• TT&W Team

From Durban to Windhoek - Traveling to Namibia

Updated: Jan 21


Arriving in Windhoek, Namibia
Arriving in Windhoek, Namibia

We wrapped up our time in the Drakensberg Mountains and headed back to the coast. After “roughing it” inland, we treated ourselves to a little more luxury, spending our last South African weekend in Durban’s Umhlanga neighborhood before flying to Windhoek, Namibia.


Umhlanga - Durban’s South Beach Equivalent


If Durban’s South Coast is the city’s summer escape, Umhlanga is its Miami Beach equivalent. Located just north of the city, Umhlanga is a neighborhood of beach resorts, high-end shopping, and great bars and restaurants.

The Umhlanga waterfront
The Umhlanga waterfront

Unfortunately, Durban proper is currently wracked by a nasty crime wave, so staying in the city center isn’t the smartest choice. Instead, we opted for a long weekend in this far-cusher area to the north, renting a beachfront apartment and relaxing for a few days.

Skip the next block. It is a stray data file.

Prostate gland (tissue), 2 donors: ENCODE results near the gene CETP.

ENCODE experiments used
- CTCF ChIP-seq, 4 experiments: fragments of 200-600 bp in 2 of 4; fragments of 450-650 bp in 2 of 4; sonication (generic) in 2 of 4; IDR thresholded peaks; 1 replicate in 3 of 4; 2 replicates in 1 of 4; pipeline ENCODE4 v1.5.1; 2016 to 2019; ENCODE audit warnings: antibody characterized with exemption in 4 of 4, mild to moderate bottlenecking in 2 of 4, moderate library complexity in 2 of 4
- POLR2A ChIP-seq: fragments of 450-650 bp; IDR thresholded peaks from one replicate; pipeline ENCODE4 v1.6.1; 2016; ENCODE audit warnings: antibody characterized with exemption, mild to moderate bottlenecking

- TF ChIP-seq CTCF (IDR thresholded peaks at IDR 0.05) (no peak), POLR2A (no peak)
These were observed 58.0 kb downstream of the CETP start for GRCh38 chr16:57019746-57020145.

Similar to South Beach and LA’s “Strand,” Umhlanga has a beautiful path paralleling the coast for miles. Wake up in the morning, head out the door, pick up a coffee, and stroll along this stunning stretch - not bad!

Strolling along Umhlanga's beachfront walkway
Strolling along Umhlanga's beachfront walkway

And, being there for the weekend, we had the added bonus of getting to see Armandt and Darnelle one last time before taking off for Namibia. On Saturday, they drove up to meet us for dinner and drinks, giving us some more time to catch up and just enjoy being with people we’re now fortunate to call close friends.